How people can help

A regular donation by direct debit will enable us to recruit more front line staff knowing we have the ongoing income to fund them. This could be a regular gift of £8 a month or two numbers in our lottery.
What problem are we trying to solve?
  • Our current Hospice at Home runs Monday to Friday 9am until 5pm which leaves patients without support at times when they are most likely to need it. This may result in patients being admitted to hospital - something many don’t want.
  • We only have six Hospice at Home staff for the whole of north Derbyshire.
  • Out of hours patients, their families and other healthcare professionals only have the option to call our Inpatient Unit which can take our nurses away from patients on the ward. This can be hard for our nurses, who really want to do what they can to help, but don’t have the resources.
  • We know 3,000 people locally need hospice support, yet we’re only caring for 2,200 at the moment, therefore about 800 people aren’t receiving our care at all - a scary thought.

The number of people in need of specialist palliative and end of life care is growing nationally.
In 2016 we cared for 2,256 patients and tens of thousands of patients since we first opened our doors almost 30 years ago. The number of people with palliative care needs in the area that we cover (north Derbyshire) is 3,014 (Marie Curie Atlas). This means that in north Derbyshire there are at least 800 people each year not accessing the best palliative and end of life care because we do not have the resources. In 2016, we saw a 10.4% increase in referrals overall with the most rapid growth expected in the next five years. Therefore it is undeniable that hospice care in the community significantly reduces the pressure on the NHS by providing vital support and care. Regardless of this, the percentage contribution that the hospice receives from the Clinical Commissioning Groups is decreasing and this year, despite the rising running costs of the Hospice, we received £200,000 less from them.

Sadly, there are numerous stories of how people with life-limiting illnesses are not getting enough support or the best care at the end of their life. It isn’t just the patient that suffers; their carers often feel isolated and overwhelmed by the pressure of looking after someone with complicated and difficult care needs. Other healthcare providers such as GP’s and District Nurses also need easier access to our specialist advice and support.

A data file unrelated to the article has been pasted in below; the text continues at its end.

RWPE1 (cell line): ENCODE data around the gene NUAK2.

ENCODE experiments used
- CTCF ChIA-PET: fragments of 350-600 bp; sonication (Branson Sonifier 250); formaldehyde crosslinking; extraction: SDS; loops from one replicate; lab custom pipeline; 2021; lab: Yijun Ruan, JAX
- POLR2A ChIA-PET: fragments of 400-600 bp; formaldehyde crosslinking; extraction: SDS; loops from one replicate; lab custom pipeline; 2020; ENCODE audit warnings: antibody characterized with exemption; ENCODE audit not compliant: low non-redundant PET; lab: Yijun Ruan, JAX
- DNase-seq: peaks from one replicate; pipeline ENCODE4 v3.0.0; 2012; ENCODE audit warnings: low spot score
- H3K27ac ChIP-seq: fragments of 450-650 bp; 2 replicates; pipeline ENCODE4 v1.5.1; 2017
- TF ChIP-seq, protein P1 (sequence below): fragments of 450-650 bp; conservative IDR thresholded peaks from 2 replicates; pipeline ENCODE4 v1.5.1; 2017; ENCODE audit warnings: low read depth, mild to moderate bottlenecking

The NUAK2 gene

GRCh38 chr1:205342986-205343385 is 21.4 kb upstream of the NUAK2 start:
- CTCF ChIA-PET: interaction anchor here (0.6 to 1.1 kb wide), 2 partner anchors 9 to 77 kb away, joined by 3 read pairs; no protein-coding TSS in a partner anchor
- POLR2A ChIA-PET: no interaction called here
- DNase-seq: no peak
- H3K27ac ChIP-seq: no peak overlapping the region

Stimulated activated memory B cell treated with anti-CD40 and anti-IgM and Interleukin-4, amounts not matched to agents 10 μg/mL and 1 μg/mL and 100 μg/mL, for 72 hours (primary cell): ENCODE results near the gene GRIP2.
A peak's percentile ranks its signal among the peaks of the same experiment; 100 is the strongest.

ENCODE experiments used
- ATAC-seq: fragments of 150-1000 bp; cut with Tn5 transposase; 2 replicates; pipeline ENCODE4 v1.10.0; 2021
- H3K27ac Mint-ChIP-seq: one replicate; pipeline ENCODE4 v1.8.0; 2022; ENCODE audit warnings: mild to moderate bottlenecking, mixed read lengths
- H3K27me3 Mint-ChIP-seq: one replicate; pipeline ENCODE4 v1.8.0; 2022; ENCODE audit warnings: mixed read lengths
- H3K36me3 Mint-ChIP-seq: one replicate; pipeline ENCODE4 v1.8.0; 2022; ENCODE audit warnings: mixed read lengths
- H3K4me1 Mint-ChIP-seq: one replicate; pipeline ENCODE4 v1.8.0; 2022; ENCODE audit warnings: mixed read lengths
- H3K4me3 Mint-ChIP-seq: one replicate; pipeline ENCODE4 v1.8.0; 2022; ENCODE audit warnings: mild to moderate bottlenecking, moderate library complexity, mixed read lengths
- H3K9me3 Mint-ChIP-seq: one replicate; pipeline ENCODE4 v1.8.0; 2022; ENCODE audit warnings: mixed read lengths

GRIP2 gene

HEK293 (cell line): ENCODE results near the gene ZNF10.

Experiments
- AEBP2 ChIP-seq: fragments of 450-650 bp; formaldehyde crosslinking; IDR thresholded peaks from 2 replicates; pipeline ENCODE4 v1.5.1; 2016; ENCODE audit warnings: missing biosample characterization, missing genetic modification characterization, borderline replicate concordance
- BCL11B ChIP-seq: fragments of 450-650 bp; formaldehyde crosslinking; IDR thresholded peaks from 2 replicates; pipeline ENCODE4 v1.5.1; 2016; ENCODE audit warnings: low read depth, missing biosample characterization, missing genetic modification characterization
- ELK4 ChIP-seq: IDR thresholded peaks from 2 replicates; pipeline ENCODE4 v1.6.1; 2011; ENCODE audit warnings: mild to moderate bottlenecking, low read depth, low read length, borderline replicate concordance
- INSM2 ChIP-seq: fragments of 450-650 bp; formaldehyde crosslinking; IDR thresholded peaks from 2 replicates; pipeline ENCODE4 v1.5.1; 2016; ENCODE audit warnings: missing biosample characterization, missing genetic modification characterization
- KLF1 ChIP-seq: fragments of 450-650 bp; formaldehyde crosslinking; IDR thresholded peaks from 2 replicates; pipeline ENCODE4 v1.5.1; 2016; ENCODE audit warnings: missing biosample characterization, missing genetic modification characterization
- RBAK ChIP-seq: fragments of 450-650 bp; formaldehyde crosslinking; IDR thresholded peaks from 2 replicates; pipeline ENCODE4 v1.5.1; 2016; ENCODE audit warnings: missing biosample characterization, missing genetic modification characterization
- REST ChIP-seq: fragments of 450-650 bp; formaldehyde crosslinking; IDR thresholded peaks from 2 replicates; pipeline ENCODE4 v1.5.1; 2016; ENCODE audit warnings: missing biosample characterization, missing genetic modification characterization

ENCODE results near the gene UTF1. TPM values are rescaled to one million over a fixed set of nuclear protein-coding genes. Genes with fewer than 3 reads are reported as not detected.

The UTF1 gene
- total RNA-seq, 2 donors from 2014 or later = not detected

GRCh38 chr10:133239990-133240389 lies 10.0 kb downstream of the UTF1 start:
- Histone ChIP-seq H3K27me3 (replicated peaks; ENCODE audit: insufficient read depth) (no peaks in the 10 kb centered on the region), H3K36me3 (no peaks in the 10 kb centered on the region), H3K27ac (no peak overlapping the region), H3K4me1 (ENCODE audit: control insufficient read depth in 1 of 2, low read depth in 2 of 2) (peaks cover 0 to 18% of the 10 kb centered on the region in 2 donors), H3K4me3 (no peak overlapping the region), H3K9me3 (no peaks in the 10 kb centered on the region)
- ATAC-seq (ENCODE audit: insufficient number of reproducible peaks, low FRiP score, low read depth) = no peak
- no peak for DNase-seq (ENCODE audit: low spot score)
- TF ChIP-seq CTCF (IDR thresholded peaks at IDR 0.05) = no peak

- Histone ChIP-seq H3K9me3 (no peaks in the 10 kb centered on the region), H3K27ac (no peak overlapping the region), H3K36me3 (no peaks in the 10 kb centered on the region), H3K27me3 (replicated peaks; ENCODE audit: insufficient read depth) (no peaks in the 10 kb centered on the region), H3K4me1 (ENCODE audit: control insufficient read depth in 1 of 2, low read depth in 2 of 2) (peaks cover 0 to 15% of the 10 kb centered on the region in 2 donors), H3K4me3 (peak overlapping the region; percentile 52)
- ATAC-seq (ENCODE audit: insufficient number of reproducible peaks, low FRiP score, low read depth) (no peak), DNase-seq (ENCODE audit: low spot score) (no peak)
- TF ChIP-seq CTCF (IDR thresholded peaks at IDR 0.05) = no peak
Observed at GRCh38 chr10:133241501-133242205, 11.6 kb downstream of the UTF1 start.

The solution

Increase the number of Hospice at Home staff until every person who needs our services is able to access them when they need it.
The cost is estimated at £700,000 a year, which would pay for 28 Health Care Assistants, 6 Registered Nurses and 2 Occupational Therapists.

Until we start expanding this service we will not know the full extent of what is needed. What we do know is that we need extra front line staff funded through regular donations.
could pay for a Hospice at Home visit for 2 hours

could pay for our Therapy Team to deliver and install equipment at home

a year to sponsor a member of the Hospice at Home team

Meet our hospice at home team

Health Care Assistant for 25 years
“There is a definite need for a
24/7 Hospice at Home service.
Patients in the community
often struggle to get night or
weekend support”.
Health Care Assistant for 4 years
“I think if we could be there to be
able to help and support people
on the weekend when there
aren’t all the services, it would
make a massive difference”.
Health Care Assistant for 15 years
“Having a 24/7 service will
make a massive difference.
People always say I wish we
could have Ashgate care staff
coming out all the time”.
Health Care Assistant for 3 years
“We matter to people. It’s
important that the team can
still offer time for support
and monitoring, respite and
personal care”.
Health Care Assistant for 15 years
“Having our help means the
carer can take some time out
for themselves. They can take
a break or go out knowing
their loved one is safe”.
Health Care Assistant for 12 years
“A lot of people panic towards
the end of the week. There
is fear the team who have
supported them all week won’t
be around on the weekend”.